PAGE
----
In his five years at Amazon, Nick Dimitrov learned a thing or two about what it takes to interview stronger and land a job with the tech giant. Despite the fact that the company now employs more than 600,000 people worldwide and 45,000 in Seattle, Amazon doesn’t hire just anybody.
Dimitrov, who helped launch Amazon Game Studios, was an Amazon “Bar Raiser,” one of a small number of employees who can potentially torpedo an aspiring Amazonian’s application if they deem the person ill-suited to the company or the role. In three years, he interviewed more than 350 applicants.
In February, Dimitrov walked away from his position — in which he said he once had the pleasure of pitching directly to CEO Jeff Bezos — to start his own company, called Amazon Bound, to see if he could teach other people how to get through the grueling interview process and land a coveted role at Amazon.
In the months since, Dimitrov has built a three-tiered program, now available on the online course creation platform Teachable. Amazon hopefuls looking to prep for an interview can spend $200, for a 2 1/2-hour “essential course”; $700 for an 8-hour “complete workshop”; or the top tier of $4,500 for several hours where Dimitrov acts as Bar Raiser in a simulated Amazon interview loop, complete with friends who are current Amazon employees.
“Amazon is such an intense company with such a peculiar culture that if you’re not at all aware of it, even if you’re a good candidate, you could completely flounder,” Dimitrov said this week in an interview at Makers Workspaces in Seattle. “They’re very efficient at finding out exactly who you are, where you come from, what the data is.”
In an ideal interview situation, Dimitrov said only about five to 10 percent of the time should be spent trying to understand what the candidate has previously done. Amazon would rather talk about “substantive value add” — or, how you will raise the bar at the company.
Dimitrov was also a New Hire Orientation host during his time at Amazon, in which he would join new employees during their first day on the job and give them an introduction to company culture. In his early days as a startup founder, Dimitrov has given speeches at workshops and meet-up groups, or through events organized by colleges.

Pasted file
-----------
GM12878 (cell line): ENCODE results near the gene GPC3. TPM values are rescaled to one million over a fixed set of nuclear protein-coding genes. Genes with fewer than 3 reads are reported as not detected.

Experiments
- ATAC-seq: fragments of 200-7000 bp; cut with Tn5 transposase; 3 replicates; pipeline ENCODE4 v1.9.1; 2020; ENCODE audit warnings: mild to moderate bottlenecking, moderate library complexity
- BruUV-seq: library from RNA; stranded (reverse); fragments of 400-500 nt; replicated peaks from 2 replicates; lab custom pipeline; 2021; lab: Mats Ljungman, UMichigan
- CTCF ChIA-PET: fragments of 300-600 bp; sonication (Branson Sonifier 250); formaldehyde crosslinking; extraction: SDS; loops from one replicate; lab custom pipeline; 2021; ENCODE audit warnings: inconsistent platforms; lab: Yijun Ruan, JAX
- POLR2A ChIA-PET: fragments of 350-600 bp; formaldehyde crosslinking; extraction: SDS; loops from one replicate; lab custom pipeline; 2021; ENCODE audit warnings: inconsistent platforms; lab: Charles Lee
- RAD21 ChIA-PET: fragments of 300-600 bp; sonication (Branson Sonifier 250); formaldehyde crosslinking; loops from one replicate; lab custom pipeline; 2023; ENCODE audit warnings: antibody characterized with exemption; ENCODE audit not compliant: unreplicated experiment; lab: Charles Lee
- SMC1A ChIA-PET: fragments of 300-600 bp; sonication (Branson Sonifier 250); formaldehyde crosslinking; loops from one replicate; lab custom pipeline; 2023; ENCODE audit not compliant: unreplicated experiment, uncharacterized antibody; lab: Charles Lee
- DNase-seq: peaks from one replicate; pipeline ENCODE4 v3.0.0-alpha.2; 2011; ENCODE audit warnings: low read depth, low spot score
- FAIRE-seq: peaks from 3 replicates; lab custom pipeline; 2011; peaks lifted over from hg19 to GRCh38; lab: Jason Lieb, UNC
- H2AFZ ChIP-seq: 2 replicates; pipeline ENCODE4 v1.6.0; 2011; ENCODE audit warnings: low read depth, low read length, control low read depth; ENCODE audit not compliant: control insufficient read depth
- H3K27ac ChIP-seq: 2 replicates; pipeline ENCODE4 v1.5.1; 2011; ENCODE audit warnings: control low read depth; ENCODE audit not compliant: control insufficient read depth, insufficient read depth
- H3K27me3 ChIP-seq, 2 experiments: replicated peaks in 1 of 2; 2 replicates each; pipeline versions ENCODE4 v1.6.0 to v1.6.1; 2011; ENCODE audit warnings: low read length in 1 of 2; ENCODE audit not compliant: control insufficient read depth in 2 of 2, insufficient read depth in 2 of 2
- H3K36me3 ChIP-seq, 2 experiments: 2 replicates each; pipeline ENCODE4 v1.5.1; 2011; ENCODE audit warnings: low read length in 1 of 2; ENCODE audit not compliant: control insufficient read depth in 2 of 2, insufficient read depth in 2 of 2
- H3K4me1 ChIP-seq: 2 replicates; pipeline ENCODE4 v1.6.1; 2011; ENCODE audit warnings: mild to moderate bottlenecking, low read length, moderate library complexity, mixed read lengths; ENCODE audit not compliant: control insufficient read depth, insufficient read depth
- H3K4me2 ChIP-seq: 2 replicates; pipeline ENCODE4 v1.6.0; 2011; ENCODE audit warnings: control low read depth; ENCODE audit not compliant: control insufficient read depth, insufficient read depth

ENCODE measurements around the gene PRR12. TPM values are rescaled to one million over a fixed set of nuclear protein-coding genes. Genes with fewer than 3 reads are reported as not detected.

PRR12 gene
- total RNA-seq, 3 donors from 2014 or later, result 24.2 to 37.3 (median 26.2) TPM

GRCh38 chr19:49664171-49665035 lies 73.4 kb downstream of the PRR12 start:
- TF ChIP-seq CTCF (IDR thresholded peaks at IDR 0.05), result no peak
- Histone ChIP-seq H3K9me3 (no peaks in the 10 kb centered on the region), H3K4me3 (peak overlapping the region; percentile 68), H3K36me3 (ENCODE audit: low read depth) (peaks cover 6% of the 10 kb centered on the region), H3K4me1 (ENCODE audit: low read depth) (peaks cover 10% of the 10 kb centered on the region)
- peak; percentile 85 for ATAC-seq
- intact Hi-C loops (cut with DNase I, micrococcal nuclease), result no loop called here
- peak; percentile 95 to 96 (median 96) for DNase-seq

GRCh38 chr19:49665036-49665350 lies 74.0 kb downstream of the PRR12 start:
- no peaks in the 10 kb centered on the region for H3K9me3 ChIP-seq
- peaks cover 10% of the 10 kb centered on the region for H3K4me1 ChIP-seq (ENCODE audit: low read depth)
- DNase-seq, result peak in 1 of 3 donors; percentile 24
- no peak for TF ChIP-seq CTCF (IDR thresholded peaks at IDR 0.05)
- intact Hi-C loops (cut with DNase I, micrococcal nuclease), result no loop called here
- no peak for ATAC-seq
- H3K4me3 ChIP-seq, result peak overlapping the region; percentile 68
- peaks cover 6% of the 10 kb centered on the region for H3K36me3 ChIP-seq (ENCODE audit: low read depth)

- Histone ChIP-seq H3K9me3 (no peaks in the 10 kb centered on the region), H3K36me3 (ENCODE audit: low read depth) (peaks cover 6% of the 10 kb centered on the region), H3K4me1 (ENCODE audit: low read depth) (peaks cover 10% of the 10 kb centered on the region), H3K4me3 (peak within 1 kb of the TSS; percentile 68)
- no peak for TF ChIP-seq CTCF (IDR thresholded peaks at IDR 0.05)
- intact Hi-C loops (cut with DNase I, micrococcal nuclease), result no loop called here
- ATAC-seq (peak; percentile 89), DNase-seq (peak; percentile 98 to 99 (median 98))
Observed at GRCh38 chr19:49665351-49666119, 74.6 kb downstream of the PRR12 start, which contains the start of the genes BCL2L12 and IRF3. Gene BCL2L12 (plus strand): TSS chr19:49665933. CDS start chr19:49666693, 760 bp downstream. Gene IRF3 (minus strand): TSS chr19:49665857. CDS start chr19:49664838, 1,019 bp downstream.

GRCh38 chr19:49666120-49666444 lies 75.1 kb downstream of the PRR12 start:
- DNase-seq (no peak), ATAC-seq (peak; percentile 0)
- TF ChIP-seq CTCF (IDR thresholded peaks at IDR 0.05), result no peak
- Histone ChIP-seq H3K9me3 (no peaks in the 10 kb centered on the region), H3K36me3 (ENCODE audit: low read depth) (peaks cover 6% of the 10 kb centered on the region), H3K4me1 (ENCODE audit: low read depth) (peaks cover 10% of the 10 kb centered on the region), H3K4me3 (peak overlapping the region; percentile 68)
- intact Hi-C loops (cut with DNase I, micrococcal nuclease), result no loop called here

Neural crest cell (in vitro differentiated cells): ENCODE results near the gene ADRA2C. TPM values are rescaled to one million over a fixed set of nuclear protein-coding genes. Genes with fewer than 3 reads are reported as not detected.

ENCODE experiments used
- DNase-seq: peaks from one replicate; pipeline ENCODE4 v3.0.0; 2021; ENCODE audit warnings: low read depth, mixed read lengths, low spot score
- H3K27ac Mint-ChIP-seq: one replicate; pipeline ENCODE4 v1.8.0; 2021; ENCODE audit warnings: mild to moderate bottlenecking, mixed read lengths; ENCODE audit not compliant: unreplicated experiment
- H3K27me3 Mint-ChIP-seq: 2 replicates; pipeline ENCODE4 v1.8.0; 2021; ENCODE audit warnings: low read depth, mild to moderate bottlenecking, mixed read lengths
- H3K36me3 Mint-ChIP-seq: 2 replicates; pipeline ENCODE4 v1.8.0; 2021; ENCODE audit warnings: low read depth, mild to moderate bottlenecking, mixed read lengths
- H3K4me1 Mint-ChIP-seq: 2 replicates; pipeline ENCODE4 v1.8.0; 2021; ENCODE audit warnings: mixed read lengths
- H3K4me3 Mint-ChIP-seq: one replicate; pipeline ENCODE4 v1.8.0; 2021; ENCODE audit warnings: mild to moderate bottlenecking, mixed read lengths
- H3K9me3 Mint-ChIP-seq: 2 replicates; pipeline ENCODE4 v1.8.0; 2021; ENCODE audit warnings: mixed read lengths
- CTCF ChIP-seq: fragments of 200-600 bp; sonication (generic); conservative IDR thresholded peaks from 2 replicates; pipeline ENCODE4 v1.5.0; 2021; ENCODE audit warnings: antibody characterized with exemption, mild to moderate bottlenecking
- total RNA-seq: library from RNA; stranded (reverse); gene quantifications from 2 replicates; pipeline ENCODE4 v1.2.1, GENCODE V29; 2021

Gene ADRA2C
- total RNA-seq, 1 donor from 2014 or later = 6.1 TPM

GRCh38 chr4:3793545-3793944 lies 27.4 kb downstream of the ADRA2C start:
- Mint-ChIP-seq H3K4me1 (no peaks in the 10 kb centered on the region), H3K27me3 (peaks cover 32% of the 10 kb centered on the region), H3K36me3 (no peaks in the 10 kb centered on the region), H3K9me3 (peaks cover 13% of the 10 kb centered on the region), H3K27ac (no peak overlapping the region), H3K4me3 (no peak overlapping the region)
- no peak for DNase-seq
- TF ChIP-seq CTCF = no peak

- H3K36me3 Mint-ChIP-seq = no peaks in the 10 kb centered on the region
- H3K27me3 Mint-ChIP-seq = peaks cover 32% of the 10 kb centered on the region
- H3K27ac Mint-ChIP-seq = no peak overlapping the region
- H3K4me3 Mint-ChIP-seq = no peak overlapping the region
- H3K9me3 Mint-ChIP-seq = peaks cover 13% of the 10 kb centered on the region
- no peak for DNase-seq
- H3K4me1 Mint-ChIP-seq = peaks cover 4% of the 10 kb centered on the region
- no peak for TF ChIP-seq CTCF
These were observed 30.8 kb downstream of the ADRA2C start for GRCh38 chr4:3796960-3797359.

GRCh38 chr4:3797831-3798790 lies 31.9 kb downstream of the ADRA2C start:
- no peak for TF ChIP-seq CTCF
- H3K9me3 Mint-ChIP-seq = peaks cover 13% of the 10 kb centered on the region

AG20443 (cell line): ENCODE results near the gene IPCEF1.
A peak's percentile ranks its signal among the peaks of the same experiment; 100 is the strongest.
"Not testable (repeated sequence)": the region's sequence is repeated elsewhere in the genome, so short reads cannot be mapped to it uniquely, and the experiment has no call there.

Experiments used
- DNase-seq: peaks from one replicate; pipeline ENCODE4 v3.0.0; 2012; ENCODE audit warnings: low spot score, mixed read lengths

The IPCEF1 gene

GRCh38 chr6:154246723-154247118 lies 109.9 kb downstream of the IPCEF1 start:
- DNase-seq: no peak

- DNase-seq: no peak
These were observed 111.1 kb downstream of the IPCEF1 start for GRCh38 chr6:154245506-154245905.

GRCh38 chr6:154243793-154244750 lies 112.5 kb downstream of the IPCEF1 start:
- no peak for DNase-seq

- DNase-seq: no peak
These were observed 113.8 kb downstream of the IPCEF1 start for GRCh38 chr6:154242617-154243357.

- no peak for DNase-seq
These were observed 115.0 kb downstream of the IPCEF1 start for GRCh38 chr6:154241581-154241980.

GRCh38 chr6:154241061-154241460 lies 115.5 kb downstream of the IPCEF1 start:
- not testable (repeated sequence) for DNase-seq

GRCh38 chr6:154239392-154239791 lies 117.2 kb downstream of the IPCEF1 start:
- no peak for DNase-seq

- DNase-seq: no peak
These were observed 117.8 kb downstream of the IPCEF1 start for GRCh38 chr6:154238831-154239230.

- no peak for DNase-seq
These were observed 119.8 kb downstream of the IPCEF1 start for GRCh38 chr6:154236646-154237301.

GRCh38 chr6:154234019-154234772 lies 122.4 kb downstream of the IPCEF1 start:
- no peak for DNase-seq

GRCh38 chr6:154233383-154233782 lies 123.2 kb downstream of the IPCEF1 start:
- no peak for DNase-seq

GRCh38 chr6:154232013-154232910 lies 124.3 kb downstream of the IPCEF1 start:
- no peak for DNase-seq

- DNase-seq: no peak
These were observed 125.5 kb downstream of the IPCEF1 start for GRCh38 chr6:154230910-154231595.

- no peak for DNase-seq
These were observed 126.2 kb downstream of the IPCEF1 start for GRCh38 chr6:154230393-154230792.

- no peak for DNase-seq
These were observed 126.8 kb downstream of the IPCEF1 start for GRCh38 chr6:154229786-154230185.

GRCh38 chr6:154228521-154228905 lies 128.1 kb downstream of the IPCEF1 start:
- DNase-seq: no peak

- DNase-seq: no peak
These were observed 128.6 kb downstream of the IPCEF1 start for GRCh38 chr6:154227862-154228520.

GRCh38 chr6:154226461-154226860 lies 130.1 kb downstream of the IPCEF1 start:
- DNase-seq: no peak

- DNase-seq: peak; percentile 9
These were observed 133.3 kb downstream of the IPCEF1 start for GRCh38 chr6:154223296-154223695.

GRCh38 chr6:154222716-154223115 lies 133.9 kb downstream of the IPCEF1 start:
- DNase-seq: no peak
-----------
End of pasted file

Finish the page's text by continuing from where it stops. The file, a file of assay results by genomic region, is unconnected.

He originally offered Amazon Bound through Udemy, another online course platform, before migrating recently to Teachable. And Dimitrov also uses Airbnb Experiences, which allows people to use the hospitality site to find unique things to do in various cities, such as forge a knife out of a horseshoe, learn how to sail, take photos at Pike Place Market, or … prep for your Amazon interview.
He’s attracted hundreds of participants thus far, including a startup founder from South Korea who booked the course to learn more about e-commerce. Another man from Las Vegas was preparing for the interview process because he was interested in Amazon’s new Delivery Service Partner program.
The workshop and the live interview simulation are built around a real Amazon job requisition so that Dimitrov can use actual data to tailor the loop to a real function and level at the company. The $4,500 price tag gets you five to six 45- to 60-minute interviews as part of the loop, and at the end you get to witness your debrief as a fly on the wall, during an audio or video call-in.
“The Bar Raiser quarterbacks the exercise and they determine whether you’ve raised the bar or not,” Dimitrov said. After the deliberation, he also offers a personal one-on-one in which he explains how a customer can improve her candidacy and go from a “no hire” to a “hire.” Amazon provides no such feedback after an interview.
Dimitrov, who spent almost 14 years at Microsoft before joining Amazon, is well versed in the hiring practices of other tech companies in Seattle, such as Google, Facebook, Tableau and more. His ultimate goal is to bring some level of automation to the highly nuanced work that the Bar Raiser does — or equivalent at other companies — using loads of data to better predict whether a candidate would turn into a good employee. Dimitrov was quick to point out that this dream algorithm would eclipse what Amazon already tried and failed at, when its recruiting engine developed a bias against women.
Dimitrov has heard from five customers who have been hired by Amazon, and he’s heard from others who have been hired by Facebook, Pemco, Tableau and Slalom. About 40 percent of what he teaches is Amazon specific, with the rest being “behavioral interview” material. While those skills transfer to other interview opportunities, his company is called Amazon Bound for a reason.
“As a startup, you’ve got to have a white-hot center. It’s got to be just super focused and have lots of value for a small number of people,” Dimitrov said. “I was literally thinking, ‘Hey, I could provide immediate value to people who want to interview with Amazon because I know the Matrix. I know the code.’ I can see that I can bump your chances going in by about 20 to 30 percent. If you’re hovering close to that bar, I can push you over just by helping you articulate yourself.”
Dimitrov knows as well as anyone that Amazon is a very secretive company, so he’s been above board with letting them know what he’s up to. He said he’s met with Amazon legal reps and a former human resources VP. He said he doesn’t use Amazon branding, and while he doesn’t expect a thumbs up from Bezos himself, the hope is obviously to avoid getting a cease and desist.
He even thinks — with 8,000 job openings in Seattle and another 50,000 to eventually fill at newly named headquarters locations in Virginia and New York — that Amazon could offload some of the prescreening and interview workload to a company like his.
“What Amazon has taught me, among many other things … is you start off with something very small and simple and you nail it,” Dimitrov said. “And then you do something bigger and bigger and bigger.”